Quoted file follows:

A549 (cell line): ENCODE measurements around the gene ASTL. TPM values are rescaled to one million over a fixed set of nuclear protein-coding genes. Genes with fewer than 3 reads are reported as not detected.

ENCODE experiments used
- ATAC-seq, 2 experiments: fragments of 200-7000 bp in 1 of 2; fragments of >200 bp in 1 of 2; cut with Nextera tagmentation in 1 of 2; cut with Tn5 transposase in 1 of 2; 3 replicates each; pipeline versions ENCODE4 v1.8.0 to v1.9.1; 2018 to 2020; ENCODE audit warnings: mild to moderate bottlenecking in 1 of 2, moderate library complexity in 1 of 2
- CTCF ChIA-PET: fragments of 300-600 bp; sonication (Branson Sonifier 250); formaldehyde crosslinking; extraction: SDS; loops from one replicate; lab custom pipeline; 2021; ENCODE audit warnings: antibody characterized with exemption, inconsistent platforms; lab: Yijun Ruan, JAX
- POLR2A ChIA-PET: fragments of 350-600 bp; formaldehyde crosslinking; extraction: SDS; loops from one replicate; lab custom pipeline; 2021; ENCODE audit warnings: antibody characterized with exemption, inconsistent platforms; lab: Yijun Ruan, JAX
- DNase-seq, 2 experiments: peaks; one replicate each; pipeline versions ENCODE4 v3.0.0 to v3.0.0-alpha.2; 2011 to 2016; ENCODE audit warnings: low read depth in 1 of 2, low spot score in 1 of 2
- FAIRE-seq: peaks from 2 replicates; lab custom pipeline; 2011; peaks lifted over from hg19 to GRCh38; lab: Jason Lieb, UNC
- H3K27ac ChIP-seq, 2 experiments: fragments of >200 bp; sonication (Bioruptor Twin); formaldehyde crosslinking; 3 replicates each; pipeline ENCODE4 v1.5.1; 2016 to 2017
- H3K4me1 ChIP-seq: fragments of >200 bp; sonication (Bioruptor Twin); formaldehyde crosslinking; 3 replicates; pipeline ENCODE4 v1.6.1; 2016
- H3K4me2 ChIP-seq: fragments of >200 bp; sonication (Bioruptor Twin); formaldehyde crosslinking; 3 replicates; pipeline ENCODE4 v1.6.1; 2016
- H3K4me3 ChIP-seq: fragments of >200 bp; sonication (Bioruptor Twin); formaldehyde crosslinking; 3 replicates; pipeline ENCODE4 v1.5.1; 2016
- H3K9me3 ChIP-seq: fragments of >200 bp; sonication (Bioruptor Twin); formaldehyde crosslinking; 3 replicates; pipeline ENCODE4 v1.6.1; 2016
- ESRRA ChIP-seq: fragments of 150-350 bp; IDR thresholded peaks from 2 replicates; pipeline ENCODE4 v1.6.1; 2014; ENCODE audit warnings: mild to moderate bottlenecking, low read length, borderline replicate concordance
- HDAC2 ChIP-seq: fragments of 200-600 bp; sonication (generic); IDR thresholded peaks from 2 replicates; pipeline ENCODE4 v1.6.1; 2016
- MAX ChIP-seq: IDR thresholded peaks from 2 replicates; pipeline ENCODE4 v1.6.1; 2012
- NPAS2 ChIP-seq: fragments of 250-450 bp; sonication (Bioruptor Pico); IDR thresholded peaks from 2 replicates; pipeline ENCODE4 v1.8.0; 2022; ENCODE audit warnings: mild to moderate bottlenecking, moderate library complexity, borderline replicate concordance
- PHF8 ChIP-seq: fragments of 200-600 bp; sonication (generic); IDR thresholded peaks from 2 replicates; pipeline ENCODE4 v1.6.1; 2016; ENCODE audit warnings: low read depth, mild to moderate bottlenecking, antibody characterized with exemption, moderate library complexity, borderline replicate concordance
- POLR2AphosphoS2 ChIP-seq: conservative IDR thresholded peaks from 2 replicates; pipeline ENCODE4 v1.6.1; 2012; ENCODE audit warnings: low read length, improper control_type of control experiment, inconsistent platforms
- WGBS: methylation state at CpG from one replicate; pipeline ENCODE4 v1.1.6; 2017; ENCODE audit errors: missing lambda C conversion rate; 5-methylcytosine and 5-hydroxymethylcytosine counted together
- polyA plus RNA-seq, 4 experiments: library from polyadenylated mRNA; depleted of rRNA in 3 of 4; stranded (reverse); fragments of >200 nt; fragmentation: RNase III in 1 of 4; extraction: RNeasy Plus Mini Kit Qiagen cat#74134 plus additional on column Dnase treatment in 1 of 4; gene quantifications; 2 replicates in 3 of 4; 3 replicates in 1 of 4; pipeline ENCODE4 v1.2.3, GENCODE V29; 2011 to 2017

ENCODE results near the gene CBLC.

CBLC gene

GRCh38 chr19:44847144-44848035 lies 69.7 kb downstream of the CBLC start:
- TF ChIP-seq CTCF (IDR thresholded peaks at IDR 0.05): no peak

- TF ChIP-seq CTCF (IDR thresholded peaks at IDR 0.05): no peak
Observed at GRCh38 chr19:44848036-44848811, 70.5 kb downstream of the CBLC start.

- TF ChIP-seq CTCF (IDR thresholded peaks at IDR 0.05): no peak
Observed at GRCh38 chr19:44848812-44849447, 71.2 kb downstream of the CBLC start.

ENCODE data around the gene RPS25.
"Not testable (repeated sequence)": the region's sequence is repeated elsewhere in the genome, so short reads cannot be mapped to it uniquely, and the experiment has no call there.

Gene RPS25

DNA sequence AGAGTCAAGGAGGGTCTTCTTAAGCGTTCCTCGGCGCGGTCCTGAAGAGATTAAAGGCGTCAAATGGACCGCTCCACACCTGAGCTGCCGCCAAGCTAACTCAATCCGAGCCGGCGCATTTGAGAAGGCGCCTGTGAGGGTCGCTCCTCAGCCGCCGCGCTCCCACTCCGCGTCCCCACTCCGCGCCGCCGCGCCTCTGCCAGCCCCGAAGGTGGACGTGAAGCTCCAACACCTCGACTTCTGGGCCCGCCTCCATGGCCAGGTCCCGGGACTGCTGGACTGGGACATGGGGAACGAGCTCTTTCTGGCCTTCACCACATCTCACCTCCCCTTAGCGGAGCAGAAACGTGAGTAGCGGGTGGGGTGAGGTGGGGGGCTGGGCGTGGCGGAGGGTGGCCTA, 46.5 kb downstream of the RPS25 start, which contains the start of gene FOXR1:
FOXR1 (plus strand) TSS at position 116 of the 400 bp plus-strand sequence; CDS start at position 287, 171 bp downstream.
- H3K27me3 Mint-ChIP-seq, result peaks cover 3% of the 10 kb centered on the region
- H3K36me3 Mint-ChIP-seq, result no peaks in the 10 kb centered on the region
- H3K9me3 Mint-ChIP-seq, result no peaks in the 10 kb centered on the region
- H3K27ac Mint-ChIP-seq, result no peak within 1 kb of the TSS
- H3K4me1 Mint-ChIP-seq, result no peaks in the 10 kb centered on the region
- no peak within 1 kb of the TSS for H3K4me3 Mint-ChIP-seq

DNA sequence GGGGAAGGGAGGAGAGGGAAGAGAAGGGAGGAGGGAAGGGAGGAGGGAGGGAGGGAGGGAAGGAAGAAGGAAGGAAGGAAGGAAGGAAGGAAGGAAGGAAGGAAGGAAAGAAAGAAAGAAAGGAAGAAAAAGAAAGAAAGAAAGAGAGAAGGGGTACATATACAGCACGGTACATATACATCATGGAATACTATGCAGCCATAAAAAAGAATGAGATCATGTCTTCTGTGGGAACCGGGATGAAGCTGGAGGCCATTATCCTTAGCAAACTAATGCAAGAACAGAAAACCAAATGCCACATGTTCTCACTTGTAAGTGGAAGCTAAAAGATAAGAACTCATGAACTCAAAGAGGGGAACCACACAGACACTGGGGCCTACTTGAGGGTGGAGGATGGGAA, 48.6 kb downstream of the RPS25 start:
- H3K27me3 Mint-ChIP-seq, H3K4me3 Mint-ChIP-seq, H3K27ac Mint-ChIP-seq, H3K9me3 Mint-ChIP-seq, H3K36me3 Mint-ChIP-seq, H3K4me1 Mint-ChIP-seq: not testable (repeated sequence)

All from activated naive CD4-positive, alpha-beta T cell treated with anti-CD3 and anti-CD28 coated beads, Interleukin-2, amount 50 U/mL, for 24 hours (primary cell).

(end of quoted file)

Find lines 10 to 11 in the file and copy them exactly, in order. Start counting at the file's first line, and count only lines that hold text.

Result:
- H3K4me2 ChIP-seq: fragments of >200 bp; sonication (Bioruptor Twin); formaldehyde crosslinking; 3 replicates; pipeline ENCODE4 v1.6.1; 2016
- H3K4me3 ChIP-seq: fragments of >200 bp; sonication (Bioruptor Twin); formaldehyde crosslinking; 3 replicates; pipeline ENCODE4 v1.5.1; 2016